Subcultures are very much Welsh's thing, of course, and there is a predictable vein of seediness running through Good Arrows, which indeed features what is surely an ITV first: a lead character getting high on jenkem, a recreational drug composed of gas from fermented human faeces. While Bond Street is plainly not the place to invite Welsh to expand on this particular theme, suffice to say that the jenkem-experimenting character, Andy Samson, is a former darts champion from Merthyr Tydfil desperately trying to recapture former glories in what is best described as a Spinal Tap-style mock documentary.
It is not, Welsh insists, a satire. "You can't satirise something that in many ways is already an over-the-top pantomime," he says. "It's more about the obsession with minor celebrity."
The tall, bald, tough-looking chronicler of Scotland's underbelly takes a genteel sip of hot chocolate. I invite him to elaborate on his contention that darts is not a sport. Does he not think that Phil "The Power" Taylor, 14-times world champion, bears comparison with such pre-eminent sporting figures as, for example, Tiger Woods and Michael Schumacher? "Well, motor sport and golf are interesting examples actually, because I would argue they are games as well, not sports. In sport, there's got to be some athleticism, some cardiovascular stuff."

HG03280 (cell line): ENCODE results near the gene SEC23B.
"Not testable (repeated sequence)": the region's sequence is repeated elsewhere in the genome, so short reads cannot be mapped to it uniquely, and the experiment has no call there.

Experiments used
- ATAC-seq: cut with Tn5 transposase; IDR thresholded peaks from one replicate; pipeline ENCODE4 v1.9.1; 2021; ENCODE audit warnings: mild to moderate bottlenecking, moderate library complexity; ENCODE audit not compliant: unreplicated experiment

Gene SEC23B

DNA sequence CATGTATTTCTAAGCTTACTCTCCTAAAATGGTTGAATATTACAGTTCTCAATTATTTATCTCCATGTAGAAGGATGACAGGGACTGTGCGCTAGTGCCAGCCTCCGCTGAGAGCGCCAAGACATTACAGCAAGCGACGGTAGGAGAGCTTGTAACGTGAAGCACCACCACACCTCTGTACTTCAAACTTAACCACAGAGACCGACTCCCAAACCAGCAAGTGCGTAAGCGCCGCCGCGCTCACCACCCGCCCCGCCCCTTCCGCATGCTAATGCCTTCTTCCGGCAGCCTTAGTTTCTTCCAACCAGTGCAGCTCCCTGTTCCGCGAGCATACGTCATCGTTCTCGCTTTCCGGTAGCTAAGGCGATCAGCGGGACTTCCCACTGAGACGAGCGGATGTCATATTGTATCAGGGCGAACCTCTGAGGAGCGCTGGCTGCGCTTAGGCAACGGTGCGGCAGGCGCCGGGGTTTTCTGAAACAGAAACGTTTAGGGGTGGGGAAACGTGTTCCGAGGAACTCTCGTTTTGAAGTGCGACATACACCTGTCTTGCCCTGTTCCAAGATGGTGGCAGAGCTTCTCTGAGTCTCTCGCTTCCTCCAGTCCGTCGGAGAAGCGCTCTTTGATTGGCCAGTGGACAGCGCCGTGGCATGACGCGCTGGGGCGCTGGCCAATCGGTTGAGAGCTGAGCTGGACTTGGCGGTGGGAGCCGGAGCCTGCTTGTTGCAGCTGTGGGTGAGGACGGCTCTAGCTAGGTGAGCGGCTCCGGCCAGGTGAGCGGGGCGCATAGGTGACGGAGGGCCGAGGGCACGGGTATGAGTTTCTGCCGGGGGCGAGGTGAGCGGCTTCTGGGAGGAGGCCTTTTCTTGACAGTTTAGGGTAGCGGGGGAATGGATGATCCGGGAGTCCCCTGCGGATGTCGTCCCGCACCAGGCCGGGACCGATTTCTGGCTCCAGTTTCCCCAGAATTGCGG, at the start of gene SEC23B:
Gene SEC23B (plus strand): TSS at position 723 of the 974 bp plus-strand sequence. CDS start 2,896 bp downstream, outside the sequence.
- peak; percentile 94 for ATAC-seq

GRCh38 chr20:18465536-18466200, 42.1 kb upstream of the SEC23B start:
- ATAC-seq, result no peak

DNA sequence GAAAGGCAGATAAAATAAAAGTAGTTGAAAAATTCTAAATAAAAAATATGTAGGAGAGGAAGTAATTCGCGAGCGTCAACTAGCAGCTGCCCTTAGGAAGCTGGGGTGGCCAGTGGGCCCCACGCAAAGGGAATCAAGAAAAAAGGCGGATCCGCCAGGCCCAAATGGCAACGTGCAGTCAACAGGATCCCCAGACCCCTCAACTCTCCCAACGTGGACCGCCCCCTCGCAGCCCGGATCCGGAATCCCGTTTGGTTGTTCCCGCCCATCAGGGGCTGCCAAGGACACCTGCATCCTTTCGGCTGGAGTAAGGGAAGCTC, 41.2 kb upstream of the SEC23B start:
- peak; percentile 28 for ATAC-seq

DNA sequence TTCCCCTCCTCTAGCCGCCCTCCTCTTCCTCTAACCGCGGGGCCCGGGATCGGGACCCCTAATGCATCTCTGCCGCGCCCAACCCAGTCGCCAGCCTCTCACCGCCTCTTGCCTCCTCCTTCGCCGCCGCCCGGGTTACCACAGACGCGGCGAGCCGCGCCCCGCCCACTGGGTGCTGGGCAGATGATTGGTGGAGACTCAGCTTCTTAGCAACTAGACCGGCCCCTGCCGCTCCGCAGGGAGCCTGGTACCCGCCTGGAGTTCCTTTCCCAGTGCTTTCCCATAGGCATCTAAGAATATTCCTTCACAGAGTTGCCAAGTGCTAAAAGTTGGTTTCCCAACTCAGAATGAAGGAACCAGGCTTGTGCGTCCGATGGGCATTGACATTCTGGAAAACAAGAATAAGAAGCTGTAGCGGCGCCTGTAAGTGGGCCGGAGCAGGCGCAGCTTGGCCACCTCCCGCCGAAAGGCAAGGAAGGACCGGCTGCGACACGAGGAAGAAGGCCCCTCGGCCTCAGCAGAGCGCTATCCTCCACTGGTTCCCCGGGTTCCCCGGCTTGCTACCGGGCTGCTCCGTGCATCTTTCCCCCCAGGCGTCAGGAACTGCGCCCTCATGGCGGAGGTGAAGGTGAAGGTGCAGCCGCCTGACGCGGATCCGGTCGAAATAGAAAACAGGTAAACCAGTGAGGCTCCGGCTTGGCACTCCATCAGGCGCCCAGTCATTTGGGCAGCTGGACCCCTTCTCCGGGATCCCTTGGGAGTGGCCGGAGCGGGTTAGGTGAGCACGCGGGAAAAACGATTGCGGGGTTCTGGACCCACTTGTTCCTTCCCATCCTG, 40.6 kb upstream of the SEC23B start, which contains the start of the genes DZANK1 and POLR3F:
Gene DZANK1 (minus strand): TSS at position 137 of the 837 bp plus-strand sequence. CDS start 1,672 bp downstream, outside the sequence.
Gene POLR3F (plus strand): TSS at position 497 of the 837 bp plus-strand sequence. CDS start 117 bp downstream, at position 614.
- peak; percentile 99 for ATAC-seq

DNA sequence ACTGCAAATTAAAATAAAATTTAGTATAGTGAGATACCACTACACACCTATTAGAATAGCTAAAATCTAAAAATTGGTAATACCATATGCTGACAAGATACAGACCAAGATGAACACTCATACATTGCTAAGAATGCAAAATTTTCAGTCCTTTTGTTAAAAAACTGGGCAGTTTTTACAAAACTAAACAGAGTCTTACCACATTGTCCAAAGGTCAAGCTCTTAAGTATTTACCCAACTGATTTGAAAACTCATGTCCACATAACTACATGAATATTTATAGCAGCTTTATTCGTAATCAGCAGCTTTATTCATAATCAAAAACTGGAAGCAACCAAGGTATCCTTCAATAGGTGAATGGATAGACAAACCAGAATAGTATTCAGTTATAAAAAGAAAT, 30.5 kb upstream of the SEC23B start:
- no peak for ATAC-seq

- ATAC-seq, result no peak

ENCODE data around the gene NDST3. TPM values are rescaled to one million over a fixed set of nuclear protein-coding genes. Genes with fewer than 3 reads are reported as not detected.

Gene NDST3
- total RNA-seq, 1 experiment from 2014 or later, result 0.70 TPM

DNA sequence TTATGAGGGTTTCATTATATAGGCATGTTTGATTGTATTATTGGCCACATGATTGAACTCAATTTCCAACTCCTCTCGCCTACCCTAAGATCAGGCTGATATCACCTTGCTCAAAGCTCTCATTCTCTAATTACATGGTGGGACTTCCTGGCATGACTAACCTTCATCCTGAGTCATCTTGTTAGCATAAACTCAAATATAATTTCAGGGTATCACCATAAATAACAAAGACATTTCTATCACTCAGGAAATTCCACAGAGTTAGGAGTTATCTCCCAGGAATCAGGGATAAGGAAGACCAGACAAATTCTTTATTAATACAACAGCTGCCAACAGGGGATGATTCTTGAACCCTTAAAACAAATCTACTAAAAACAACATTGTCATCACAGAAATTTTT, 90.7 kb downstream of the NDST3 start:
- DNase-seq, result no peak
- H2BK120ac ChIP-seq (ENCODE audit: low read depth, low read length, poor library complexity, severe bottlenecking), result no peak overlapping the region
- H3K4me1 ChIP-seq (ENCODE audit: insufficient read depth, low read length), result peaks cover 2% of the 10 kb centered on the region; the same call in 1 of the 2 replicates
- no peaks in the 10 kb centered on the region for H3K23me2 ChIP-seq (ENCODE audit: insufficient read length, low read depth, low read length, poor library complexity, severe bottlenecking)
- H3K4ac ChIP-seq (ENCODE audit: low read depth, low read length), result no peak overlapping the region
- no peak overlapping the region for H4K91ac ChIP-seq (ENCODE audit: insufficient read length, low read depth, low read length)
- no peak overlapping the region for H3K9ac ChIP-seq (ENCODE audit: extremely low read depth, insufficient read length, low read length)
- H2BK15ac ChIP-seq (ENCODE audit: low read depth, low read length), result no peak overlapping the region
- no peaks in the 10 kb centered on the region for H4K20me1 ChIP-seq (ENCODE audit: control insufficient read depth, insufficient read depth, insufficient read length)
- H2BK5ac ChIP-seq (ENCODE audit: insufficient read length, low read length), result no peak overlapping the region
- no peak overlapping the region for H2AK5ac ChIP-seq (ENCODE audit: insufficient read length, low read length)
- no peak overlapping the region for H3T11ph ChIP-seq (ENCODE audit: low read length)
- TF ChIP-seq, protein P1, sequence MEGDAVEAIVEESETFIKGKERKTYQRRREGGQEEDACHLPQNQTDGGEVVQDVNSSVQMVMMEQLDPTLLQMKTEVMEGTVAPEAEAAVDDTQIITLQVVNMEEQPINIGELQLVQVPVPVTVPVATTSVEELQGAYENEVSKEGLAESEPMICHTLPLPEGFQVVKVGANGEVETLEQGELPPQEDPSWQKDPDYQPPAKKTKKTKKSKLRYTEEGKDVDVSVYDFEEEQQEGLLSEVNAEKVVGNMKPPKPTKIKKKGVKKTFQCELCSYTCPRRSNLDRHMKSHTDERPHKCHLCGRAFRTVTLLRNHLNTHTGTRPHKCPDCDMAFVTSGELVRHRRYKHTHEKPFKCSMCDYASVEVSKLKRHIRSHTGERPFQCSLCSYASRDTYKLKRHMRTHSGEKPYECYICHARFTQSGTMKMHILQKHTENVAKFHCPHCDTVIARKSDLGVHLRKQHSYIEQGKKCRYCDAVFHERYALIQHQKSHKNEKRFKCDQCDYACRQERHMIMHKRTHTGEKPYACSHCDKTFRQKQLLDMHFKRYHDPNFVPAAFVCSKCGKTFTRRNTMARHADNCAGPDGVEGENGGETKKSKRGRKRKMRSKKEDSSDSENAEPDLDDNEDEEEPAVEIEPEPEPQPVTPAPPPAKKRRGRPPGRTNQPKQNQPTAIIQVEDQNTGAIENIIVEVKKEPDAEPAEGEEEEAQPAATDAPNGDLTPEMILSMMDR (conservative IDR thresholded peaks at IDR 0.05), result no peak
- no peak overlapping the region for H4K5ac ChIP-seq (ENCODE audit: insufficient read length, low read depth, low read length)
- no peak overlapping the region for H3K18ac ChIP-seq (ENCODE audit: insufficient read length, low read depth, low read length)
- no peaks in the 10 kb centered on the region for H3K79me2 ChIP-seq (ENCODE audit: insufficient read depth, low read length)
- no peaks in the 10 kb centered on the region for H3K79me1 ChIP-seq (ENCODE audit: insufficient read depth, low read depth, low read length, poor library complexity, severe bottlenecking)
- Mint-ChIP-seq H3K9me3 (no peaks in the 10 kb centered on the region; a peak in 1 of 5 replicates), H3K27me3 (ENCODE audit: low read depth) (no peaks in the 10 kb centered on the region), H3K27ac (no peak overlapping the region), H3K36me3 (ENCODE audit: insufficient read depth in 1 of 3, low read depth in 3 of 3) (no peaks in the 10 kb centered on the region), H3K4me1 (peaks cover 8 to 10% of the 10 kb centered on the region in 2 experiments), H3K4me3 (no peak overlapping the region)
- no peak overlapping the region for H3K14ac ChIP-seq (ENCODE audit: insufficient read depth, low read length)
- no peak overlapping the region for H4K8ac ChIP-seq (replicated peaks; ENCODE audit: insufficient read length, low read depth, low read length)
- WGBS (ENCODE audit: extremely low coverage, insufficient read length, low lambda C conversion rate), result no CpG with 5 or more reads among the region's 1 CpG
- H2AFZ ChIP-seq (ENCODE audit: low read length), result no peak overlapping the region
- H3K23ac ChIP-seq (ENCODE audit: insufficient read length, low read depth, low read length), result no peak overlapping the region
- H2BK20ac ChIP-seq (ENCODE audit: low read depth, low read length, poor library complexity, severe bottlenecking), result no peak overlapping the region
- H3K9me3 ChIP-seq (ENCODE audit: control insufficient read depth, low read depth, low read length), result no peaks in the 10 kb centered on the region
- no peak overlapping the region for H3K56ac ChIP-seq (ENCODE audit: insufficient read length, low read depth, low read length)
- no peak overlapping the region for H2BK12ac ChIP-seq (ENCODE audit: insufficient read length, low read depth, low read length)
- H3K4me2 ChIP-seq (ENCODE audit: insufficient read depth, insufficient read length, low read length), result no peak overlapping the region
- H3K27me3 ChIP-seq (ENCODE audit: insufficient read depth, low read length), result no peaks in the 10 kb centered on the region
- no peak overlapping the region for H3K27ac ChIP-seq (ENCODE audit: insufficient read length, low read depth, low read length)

Let's talk, then, about football, unequivocally a sport even by his strict definition. I mention the Celtic manager Gordon Strachan, who, recalling his childhood on the mean streets of Muirhouse, a working-class area of Edinburgh, once told me that he had grown up a few hundred yards from the "guy who wrote Trainspotting, Irvine Welsh".